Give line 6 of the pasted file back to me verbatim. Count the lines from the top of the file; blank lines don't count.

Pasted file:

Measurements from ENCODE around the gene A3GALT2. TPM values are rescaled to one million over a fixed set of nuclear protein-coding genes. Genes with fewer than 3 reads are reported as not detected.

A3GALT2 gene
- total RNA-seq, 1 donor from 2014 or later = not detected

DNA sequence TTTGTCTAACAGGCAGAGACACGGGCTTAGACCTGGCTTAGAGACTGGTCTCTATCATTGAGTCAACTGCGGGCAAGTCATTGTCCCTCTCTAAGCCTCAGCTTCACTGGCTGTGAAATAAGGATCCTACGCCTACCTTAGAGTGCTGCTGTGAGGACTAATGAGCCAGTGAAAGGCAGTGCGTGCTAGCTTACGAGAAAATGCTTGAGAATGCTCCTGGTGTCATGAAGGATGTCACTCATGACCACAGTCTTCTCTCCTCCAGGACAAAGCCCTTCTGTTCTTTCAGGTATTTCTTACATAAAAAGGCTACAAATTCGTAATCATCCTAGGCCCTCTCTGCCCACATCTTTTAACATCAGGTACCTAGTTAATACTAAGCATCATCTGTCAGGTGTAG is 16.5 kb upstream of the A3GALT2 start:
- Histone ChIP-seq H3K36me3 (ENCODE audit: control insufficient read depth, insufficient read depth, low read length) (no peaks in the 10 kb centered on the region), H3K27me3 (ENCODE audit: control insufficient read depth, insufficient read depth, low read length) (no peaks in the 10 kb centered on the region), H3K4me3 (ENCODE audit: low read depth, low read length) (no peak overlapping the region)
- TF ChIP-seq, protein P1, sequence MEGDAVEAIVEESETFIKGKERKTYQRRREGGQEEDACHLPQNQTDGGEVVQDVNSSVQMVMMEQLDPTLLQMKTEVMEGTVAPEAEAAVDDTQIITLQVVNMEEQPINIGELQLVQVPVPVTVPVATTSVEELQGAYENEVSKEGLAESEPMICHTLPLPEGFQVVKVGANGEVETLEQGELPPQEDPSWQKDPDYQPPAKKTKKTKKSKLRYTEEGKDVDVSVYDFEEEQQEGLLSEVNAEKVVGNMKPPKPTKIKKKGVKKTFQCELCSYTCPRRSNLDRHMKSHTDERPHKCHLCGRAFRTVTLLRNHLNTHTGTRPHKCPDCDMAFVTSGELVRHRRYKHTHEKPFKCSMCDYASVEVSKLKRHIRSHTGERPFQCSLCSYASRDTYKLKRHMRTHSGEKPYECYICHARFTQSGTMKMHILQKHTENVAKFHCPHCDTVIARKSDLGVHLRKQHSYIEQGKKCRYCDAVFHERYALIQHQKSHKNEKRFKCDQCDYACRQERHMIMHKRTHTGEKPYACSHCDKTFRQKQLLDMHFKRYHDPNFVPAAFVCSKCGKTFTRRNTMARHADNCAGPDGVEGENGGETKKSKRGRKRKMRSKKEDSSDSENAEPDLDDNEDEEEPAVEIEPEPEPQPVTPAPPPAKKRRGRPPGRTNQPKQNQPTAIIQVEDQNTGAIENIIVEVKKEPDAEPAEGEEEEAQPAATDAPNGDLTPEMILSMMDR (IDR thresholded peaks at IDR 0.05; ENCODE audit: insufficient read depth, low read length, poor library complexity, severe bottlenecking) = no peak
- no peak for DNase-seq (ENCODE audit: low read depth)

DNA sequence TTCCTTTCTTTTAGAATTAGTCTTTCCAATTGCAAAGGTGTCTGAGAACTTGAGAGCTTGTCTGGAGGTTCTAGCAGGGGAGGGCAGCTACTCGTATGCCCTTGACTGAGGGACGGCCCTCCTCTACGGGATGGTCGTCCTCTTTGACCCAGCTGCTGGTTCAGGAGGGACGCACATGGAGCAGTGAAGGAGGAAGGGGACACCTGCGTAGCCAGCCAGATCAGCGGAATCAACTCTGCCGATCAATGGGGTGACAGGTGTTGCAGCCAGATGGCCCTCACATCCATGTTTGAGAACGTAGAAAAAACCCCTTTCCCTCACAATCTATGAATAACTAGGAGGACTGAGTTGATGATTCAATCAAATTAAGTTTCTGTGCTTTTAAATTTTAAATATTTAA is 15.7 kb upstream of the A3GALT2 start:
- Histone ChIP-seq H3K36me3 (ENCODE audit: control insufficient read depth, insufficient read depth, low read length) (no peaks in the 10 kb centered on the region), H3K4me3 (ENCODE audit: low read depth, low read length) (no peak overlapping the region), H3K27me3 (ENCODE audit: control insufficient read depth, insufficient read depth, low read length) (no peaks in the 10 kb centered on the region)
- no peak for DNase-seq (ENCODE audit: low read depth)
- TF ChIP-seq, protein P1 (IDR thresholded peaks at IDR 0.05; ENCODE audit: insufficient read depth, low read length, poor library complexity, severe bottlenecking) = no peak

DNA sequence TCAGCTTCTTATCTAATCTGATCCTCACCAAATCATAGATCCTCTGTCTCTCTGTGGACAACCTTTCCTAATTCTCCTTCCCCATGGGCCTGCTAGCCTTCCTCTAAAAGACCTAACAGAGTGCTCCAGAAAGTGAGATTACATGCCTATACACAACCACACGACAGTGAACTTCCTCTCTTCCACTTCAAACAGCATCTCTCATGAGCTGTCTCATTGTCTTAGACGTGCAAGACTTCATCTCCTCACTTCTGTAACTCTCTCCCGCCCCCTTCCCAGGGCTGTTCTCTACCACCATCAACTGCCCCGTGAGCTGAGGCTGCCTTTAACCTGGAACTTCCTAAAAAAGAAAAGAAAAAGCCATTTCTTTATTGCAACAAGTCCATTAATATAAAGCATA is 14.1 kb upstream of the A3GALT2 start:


- TF ChIP-seq, protein P1, sequence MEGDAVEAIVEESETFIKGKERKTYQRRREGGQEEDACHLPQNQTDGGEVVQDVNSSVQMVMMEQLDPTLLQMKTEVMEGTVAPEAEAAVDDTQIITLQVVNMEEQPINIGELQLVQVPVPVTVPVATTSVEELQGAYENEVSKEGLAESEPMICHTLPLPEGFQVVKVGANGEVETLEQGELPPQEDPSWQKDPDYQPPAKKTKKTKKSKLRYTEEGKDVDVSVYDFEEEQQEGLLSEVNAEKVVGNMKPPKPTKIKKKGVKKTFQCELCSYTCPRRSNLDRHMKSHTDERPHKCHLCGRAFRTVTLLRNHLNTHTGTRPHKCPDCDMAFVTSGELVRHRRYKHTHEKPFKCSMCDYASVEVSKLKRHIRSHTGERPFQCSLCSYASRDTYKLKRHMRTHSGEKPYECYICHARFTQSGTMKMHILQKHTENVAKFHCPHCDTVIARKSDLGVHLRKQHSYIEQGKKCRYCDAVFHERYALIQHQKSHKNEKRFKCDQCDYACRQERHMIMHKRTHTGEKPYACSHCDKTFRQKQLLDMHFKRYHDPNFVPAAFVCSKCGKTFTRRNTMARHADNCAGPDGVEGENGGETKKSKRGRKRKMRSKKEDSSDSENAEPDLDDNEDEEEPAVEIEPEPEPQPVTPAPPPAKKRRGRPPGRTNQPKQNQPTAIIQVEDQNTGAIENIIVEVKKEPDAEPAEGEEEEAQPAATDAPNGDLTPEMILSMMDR (IDR thresholded peaks at IDR 0.05; ENCODE audit: insufficient read depth, low read length, poor library complexity, severe bottlenecking) = no peak